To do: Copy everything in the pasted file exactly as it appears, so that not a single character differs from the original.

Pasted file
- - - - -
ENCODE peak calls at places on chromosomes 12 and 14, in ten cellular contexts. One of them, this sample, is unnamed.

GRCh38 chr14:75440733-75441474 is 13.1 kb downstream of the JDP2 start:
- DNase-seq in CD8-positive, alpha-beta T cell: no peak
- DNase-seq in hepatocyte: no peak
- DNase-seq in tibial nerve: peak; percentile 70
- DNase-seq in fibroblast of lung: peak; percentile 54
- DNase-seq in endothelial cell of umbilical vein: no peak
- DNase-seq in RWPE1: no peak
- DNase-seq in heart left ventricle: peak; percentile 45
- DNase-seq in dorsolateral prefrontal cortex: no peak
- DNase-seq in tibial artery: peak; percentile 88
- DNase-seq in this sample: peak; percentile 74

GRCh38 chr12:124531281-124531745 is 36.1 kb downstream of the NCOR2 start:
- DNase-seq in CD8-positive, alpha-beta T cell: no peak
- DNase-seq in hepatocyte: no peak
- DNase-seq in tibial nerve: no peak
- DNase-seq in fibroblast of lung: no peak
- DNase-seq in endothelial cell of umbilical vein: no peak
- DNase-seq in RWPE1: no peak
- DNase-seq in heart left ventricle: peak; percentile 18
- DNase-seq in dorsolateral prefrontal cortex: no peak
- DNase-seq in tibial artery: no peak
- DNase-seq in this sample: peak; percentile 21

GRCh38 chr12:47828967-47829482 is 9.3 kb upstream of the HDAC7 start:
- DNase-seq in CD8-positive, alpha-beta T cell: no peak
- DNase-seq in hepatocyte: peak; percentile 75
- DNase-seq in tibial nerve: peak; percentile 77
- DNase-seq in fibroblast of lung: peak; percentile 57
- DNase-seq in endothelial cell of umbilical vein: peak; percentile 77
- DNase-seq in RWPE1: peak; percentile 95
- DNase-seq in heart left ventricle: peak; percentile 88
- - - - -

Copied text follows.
ENCODE peak calls at places on chromosomes 12 and 14, in ten cellular contexts. One of them, this sample, is unnamed.

GRCh38 chr14:75440733-75441474 is 13.1 kb downstream of the JDP2 start:
- DNase-seq in CD8-positive, alpha-beta T cell: no peak
- DNase-seq in hepatocyte: no peak
- DNase-seq in tibial nerve: peak; percentile 70
- DNase-seq in fibroblast of lung: peak; percentile 54
- DNase-seq in endothelial cell of umbilical vein: no peak
- DNase-seq in RWPE1: no peak
- DNase-seq in heart left ventricle: peak; percentile 45
- DNase-seq in dorsolateral prefrontal cortex: no peak
- DNase-seq in tibial artery: peak; percentile 88
- DNase-seq in this sample: peak; percentile 74

GRCh38 chr12:124531281-124531745 is 36.1 kb downstream of the NCOR2 start:
- DNase-seq in CD8-positive, alpha-beta T cell: no peak
- DNase-seq in hepatocyte: no peak
- DNase-seq in tibial nerve: no peak
- DNase-seq in fibroblast of lung: no peak
- DNase-seq in endothelial cell of umbilical vein: no peak
- DNase-seq in RWPE1: no peak
- DNase-seq in heart left ventricle: peak; percentile 18
- DNase-seq in dorsolateral prefrontal cortex: no peak
- DNase-seq in tibial artery: no peak
- DNase-seq in this sample: peak; percentile 21

GRCh38 chr12:47828967-47829482 is 9.3 kb upstream of the HDAC7 start:
- DNase-seq in CD8-positive, alpha-beta T cell: no peak
- DNase-seq in hepatocyte: peak; percentile 75
- DNase-seq in tibial nerve: peak; percentile 77
- DNase-seq in fibroblast of lung: peak; percentile 57
- DNase-seq in endothelial cell of umbilical vein: peak; percentile 77
- DNase-seq in RWPE1: peak; percentile 95
- DNase-seq in heart left ventricle: peak; percentile 88